To what extent have such attitudes permeated Christian ways of thinking? Christianity - as practised by most Australians - has degenerated into a form of Epicureanism, a sophisticated means of seeking happiness which is not confined to sensual pleasure. Epicureanism holds that through the exercise of wisdom contentment can be found. The wise person, realising that the unbridled pursuit of sensual pleasure can be self-destructive, instead seeks contentment through a limiting of desires and through the joys and solaces of friendship. A great many Christians, I believe, would not be able to tell this view of life apart from their own religion. After all, they might argue, isn't Christianity about making people happy? And isn't it about limiting our desires? And isn't friendship very important in the Christian scheme of things? All in all, it is a very 'reasonable' religion. However, Christianity in that sense, is emphatically not a 'reasonable' religion.

As Kierkegarde [the renowned Danish philosopher] reminds us, nothing displeases or revolts us more than the Gospels properly proclaimed. The Gospel is supposed to be a scandal. If this seems a little extreme, then we need to look once more to the life and sayings of Jesus. He spoke to us of the necessity to take up our cross daily; of the need to die to self in order to rise to self. He told us that if we are to partake in the Kingdom of God we must be prepared to give up everything we hold dear, if called to. True love is sacrificial. We are exhorted to turn the other cheek, to love our enemies, to forgive those who have trespassed against us. We must even be prepared to sacrifice our personal happiness if love demands it. Nowhere are we exhorted to insist on our rights. Rather we are to put ourselves at the service of others, even when they violate our rights.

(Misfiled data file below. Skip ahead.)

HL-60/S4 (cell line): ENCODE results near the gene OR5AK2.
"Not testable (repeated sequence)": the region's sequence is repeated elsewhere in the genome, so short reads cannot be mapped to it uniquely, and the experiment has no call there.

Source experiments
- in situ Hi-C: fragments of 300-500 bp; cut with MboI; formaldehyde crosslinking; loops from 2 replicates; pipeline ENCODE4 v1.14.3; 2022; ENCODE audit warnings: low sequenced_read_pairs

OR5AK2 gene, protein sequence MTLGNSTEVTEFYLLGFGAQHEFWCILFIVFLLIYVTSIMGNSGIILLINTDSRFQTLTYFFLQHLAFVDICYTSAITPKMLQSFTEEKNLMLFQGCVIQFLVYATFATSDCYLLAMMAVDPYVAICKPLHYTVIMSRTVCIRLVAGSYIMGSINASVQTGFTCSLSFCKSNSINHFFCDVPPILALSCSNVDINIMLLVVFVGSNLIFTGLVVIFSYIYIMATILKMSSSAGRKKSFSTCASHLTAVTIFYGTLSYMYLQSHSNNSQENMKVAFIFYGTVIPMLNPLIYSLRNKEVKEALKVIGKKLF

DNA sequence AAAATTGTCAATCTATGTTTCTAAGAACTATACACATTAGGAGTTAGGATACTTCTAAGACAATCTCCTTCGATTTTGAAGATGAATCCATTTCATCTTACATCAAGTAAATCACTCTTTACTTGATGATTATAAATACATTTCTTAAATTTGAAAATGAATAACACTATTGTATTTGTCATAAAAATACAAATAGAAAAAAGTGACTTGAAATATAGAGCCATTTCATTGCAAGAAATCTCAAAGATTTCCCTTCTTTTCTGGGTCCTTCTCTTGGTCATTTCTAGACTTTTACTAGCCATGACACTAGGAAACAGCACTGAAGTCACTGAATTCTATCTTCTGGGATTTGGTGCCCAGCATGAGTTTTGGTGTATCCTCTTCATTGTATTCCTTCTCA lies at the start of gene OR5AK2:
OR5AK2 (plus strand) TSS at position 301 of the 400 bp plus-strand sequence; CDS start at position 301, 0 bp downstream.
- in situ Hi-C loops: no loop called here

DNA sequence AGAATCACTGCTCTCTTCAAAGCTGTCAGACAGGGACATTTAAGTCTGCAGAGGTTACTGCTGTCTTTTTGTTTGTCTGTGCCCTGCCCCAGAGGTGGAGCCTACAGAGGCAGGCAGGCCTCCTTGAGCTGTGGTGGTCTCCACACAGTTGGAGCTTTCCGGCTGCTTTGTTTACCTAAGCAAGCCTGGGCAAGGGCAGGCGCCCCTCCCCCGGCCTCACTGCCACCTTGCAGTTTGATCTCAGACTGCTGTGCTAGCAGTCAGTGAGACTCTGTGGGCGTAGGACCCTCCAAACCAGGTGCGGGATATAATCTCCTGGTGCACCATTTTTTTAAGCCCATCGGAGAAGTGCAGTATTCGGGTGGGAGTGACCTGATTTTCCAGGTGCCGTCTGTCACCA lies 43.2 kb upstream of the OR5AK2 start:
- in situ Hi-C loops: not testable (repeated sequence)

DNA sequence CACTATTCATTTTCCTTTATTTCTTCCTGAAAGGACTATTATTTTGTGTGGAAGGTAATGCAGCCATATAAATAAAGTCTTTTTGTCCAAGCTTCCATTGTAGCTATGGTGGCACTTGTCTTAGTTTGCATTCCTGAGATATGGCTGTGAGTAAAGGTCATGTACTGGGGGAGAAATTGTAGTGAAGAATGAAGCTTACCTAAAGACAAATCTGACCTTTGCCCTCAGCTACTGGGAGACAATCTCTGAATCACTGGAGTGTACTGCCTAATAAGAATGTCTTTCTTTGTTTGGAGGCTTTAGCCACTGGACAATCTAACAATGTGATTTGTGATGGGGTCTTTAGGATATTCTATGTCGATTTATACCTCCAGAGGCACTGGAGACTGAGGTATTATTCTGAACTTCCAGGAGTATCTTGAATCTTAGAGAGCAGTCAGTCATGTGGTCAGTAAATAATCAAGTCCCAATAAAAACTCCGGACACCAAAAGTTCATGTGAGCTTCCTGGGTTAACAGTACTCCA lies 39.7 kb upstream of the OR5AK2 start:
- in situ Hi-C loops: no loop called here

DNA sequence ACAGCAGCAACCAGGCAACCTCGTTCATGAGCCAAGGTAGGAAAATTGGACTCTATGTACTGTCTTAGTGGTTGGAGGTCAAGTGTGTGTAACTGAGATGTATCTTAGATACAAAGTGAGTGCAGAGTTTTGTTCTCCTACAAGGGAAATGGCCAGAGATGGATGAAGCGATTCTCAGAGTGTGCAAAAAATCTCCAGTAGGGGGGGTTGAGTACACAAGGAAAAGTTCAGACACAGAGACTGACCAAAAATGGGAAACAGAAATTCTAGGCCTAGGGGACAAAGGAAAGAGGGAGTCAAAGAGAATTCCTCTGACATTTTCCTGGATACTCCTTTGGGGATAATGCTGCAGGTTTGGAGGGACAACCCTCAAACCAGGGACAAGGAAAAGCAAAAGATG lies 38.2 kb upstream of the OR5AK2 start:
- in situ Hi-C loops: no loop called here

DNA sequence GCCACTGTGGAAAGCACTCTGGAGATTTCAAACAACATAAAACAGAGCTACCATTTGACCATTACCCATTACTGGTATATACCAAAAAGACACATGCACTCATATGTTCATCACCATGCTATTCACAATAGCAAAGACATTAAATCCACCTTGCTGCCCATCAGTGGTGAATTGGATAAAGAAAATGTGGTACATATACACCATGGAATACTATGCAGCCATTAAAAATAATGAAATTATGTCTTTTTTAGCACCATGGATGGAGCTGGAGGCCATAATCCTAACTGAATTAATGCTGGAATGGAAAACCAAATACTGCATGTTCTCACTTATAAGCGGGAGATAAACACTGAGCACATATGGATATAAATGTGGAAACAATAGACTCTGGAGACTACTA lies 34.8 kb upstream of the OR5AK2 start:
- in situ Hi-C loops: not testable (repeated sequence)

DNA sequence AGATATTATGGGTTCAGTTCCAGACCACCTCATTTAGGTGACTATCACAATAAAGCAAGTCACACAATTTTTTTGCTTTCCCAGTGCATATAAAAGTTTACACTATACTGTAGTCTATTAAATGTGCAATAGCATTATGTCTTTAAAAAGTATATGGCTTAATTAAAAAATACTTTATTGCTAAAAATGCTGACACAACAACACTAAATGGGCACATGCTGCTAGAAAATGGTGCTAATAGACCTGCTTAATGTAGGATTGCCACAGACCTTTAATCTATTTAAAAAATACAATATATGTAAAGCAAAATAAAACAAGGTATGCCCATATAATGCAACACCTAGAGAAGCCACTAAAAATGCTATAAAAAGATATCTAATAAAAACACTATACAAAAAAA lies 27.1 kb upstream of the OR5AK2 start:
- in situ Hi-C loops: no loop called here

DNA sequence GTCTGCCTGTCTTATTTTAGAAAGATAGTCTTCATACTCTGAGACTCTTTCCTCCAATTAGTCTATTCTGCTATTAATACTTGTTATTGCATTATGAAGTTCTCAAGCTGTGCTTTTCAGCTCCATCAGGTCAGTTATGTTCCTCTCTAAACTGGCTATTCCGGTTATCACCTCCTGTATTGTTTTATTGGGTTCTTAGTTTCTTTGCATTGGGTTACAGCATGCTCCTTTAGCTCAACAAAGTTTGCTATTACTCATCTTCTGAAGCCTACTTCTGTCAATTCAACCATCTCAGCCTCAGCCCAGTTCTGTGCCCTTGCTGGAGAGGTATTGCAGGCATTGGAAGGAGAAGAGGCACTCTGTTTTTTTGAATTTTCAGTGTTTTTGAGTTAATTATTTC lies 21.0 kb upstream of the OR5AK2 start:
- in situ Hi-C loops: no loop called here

The true scandal for the Christian should be a 'reasonable' Christianity - a bourgeois Christianity. Cardinal Ratzinger commented: "In bourgeois Christianity, Christianity becomes a burden that must be lightened to the greatest possible extent ... This type of Christianity certainly has a strong presence in the mass media. But there is nothing in it which suggests that it has a future. One can't feel attracted to a Christianity which has no respect for itself."

"Bourgeois Man" is precisely what Continental philosophers feared would emerge from the new society proposed by the American and English Enlightenment. (This is another reason why the Enlightenment split into two strands). However, it is hard to see how any other type of Man could have emerged.

Christianity can provide a powerful antidote against Bourgeois Man. Unfortunately, the Enlightenment has been so successful in undermining Christianity that Christianity itself has come to believe the criticisms made of it - hence the loss of "self-respect" noted by Ratzinger.

The Enlightenment has been too successful for its own good. So dominant is it that it has robbed us of the very freedom it was supposed to grant us producing, instead, a society punctuated by banality, mediocrity and a lack of genuine pluralism. In a pluralistic society, people would have a choice of several credible world views. This is not presently the case. We are instead bound to various shades of one idea - just as people were once bound to various shades of Christianity.

A strong, self-confident, reinvigorated Christianity would go a very long way towards countering such mediocrity and would help provide the kind of pluralism sought by the founders of the Enlightenment. This is hugely ironic. It is the last thing many of the founders would have expected. Of course, all this presupposes that we Christians have the wherewithal to gain the kind of intellectual distance from the Enlightenment referred to earlier, and that we are courageous enough to look deeply into our own souls and determine whether we are in fact more Epicurean than Christian.

One final irony in all this is that it should be orthodox Christianity which - probably unwittingly - provides the best chance of bringing into being a truly pluralist society whereas liberal Christianity, the Enlightenment's fellow-traveller, threatens to extinguish any chance at all of bringing it about.

David Quinn, Irish-born and an active Catholic layman in Brisbane, continues his theme (explored in the February 'AD2000') of the long-term effects on modern Christianity of the 18th century European Enlightenment.